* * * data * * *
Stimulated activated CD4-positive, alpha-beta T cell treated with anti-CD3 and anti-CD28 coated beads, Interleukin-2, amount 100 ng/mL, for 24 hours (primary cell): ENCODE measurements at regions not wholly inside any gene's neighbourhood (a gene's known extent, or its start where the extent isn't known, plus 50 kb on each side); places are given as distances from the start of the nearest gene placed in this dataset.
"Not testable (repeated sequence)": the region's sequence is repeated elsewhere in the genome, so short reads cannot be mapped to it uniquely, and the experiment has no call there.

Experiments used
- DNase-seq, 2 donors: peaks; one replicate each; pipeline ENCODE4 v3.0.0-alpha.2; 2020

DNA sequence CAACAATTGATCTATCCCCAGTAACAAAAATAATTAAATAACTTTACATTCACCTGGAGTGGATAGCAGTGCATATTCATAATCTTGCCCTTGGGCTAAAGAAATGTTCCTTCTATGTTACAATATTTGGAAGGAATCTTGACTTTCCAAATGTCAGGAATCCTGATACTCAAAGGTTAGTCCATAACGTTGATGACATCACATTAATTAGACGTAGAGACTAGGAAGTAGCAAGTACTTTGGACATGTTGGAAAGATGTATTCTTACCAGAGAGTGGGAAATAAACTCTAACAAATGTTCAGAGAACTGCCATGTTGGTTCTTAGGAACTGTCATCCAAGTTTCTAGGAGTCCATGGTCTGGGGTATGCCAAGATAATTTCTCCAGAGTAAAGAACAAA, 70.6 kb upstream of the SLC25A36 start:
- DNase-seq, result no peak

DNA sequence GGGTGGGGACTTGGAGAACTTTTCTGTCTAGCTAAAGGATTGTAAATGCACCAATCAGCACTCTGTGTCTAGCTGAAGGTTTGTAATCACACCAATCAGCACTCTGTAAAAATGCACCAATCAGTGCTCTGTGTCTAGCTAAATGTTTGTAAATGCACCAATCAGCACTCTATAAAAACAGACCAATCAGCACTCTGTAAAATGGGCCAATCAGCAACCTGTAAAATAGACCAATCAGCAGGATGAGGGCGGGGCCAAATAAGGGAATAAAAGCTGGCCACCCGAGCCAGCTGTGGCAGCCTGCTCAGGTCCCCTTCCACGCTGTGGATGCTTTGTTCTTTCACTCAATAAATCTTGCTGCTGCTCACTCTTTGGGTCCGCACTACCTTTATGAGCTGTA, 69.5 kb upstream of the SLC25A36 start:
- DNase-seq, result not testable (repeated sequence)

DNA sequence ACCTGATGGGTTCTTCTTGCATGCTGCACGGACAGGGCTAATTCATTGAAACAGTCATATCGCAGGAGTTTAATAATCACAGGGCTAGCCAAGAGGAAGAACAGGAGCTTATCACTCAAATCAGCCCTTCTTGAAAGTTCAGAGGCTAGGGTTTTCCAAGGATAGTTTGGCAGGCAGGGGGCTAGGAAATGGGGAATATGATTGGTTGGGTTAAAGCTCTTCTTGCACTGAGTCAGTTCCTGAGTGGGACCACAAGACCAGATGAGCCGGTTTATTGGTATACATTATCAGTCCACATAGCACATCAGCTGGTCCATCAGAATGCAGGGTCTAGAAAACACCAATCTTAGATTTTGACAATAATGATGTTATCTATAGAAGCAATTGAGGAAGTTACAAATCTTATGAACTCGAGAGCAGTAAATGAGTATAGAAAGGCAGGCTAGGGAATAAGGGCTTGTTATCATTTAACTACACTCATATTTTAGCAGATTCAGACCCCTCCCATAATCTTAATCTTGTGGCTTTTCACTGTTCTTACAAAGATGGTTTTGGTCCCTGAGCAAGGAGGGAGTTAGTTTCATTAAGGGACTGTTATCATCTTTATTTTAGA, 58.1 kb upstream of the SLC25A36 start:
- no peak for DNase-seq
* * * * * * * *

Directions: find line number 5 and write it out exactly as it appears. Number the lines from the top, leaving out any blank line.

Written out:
DNA sequence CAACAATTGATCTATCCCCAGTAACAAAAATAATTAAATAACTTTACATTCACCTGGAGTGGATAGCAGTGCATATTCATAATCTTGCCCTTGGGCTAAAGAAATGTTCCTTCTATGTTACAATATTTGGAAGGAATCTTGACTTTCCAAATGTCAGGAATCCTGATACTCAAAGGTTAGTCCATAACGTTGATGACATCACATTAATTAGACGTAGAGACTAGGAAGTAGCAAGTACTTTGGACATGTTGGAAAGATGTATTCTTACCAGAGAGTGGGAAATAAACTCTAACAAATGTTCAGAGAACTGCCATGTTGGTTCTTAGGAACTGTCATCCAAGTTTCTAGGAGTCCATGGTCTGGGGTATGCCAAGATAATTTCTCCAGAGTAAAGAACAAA, 70.6 kb upstream of the SLC25A36 start: